I actually have a service connected infertility condition. It was service connected because I developed ovarian cancer while active duty, and the doctors were negligent and ignored my complaints of wildly erratic and painful cycles. After I separated, the tumor grew to the size of a grapefruit and flipped on the Fallopian tube, requiring immediate removal of the whole ovary. I’d probably still have half of my right ovary, if the military doctors hadn’t just shoved me to the side by saying, “Oh you’re young, this is normal and fine.” Although having only one ovary doesn’t necessarily make someone infertile, the chances of infertility are much higher. And in my case, could’ve been mitigated, if not prevented.

  18. Billy    

    Will VA cover IVF for service connected erectile dysfunction?

  19. Billy    

    Will VA cover IVF for service connected erectile dysfunction?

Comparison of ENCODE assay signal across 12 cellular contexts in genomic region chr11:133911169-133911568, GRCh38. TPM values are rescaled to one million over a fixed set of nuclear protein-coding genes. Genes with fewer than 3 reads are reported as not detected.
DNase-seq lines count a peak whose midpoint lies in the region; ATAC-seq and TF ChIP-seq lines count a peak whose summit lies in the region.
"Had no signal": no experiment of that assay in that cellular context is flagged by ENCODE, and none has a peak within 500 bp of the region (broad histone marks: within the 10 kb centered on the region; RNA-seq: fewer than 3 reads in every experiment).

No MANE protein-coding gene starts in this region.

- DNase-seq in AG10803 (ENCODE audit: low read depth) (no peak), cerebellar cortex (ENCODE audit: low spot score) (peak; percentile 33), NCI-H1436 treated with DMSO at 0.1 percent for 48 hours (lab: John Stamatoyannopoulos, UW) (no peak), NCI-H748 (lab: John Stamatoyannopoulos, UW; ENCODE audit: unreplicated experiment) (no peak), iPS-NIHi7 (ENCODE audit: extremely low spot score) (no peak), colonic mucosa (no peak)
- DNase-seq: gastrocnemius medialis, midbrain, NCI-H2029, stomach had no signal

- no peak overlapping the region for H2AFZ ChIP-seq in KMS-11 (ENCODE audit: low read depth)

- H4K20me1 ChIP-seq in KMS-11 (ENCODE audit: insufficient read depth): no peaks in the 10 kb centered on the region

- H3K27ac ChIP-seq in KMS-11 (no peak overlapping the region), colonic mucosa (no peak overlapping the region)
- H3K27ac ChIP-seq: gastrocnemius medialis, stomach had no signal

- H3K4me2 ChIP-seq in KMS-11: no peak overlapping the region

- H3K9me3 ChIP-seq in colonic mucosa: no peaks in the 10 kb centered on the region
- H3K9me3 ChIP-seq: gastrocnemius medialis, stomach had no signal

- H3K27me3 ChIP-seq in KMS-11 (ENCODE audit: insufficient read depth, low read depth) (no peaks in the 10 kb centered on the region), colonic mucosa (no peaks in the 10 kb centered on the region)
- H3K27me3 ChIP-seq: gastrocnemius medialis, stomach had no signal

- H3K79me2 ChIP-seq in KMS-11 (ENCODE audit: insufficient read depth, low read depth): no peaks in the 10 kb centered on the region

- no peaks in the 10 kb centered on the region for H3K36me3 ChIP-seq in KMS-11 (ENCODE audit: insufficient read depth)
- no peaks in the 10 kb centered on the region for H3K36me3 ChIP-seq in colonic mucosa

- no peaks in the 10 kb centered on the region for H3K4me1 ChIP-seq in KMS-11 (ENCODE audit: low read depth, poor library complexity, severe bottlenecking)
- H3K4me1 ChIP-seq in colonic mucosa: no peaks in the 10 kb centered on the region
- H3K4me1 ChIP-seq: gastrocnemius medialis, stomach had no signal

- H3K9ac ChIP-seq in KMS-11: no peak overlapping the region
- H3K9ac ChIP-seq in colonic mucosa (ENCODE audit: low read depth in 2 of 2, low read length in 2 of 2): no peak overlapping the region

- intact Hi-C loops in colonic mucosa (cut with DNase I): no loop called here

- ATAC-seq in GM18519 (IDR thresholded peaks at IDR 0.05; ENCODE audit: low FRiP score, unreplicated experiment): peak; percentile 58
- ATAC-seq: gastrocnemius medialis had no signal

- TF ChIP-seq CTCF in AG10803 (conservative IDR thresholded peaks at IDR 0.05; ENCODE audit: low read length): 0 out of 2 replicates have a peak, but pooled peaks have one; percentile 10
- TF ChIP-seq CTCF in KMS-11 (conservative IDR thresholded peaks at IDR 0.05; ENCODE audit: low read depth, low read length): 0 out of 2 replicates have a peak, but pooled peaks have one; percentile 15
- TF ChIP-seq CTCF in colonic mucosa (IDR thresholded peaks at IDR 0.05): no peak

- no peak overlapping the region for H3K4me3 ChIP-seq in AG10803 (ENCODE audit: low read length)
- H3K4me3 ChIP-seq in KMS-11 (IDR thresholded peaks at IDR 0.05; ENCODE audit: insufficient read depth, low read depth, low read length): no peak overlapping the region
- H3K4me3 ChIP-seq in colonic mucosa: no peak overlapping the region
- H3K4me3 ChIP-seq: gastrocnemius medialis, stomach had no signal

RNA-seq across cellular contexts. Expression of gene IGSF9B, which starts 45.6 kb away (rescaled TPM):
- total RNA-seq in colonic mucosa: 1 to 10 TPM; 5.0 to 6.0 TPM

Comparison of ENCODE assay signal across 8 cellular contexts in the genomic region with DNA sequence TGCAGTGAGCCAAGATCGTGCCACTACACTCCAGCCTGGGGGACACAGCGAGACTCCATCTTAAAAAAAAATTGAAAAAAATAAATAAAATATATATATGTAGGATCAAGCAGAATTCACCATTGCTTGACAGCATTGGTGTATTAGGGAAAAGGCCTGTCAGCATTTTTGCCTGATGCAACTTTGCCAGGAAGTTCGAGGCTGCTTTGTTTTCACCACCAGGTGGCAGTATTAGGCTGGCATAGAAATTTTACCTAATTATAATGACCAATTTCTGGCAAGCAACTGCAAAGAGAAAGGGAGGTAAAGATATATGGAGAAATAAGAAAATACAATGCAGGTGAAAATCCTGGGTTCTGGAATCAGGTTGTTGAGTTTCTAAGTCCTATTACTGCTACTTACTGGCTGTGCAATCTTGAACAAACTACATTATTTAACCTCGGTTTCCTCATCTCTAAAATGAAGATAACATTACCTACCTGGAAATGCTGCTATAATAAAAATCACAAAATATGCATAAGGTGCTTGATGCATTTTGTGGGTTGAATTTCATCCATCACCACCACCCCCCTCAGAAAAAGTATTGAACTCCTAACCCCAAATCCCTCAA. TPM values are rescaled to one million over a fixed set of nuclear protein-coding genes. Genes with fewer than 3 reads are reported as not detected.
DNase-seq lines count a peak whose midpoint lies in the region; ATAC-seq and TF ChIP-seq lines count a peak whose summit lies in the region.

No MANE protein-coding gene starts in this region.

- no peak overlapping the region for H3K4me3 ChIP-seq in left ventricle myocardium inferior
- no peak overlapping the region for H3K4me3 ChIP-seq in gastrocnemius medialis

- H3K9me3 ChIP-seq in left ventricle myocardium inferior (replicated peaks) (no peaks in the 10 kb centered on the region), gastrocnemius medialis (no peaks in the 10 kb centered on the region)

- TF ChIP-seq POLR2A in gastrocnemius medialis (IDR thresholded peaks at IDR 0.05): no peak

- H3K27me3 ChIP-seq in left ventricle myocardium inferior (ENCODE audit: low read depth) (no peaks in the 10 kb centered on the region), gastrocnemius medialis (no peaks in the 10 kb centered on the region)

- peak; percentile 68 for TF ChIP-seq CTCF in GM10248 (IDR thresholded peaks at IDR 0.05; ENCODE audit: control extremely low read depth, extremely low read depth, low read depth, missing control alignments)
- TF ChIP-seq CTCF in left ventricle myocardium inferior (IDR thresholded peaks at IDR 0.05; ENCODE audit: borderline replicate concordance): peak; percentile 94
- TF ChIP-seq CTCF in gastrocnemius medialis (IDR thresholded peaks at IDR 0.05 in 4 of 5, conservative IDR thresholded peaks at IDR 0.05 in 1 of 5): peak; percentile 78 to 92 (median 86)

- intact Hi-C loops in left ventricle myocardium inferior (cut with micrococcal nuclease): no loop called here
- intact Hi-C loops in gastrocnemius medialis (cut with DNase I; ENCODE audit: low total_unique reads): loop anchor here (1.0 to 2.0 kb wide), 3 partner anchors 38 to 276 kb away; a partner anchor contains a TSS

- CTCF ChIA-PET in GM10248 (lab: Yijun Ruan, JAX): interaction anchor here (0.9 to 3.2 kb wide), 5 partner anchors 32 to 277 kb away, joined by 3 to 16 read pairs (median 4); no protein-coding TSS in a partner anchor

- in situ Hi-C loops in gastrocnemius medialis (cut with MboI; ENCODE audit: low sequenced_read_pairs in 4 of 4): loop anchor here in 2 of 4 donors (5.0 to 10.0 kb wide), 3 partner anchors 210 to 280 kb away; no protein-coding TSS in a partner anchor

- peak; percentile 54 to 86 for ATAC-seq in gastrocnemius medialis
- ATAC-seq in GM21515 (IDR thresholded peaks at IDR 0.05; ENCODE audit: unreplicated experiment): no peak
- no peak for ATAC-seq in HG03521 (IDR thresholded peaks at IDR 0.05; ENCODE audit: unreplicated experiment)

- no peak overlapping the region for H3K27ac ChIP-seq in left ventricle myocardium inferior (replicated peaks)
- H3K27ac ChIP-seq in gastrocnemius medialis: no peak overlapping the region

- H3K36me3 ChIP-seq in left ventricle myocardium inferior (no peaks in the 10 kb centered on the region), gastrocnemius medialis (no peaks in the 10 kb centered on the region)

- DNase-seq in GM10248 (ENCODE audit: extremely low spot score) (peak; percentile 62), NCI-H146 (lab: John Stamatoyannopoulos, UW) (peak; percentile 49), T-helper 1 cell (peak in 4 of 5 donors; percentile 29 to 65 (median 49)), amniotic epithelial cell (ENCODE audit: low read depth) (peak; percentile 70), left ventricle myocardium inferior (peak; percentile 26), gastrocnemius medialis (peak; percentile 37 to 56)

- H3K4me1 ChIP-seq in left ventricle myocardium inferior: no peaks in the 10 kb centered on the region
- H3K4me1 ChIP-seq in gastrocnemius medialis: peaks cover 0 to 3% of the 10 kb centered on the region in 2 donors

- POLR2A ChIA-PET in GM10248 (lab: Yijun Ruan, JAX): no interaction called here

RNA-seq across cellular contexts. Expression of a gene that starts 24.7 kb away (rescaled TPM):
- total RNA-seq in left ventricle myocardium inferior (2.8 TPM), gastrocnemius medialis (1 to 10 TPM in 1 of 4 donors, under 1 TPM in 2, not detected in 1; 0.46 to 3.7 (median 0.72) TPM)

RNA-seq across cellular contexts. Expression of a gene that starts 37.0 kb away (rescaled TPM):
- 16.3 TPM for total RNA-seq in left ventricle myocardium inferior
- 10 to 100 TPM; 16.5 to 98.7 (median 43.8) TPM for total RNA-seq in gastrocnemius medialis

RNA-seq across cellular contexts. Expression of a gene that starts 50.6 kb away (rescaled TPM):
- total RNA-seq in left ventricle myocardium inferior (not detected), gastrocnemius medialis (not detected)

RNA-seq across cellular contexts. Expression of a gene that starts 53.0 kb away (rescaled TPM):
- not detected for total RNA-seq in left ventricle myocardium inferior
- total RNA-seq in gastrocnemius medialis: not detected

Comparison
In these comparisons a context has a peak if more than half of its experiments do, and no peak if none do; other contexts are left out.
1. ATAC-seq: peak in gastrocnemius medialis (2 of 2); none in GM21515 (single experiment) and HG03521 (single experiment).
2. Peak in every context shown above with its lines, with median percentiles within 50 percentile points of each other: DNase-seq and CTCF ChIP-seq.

20. mike blanks    

    i want to know where all this “ help” was wen i came back from the desert… an my marriage disintegrated slowly afterward??

  21. Lauren Michelle    

    Excellent information! All of these procedures and tests are very expensive. Vasectomy reversal alone is approximately $7500 by civilian doctors. When military life interferes with your personal life and results in fertility issues due to stress, deployments, getting older in reproductive age then the military certainly should cover these services and help veterans and their spouses have a family when they are ready. We gave up enough already.

  22. Lauren W    

    I’d like to know how tubal ligation or a vasectomy is a service connected condition? Are you saying that if the Air Force performed the procedure, you’ll cover the reversal? How does a vasectomy qualify for this?

  23. John Anderson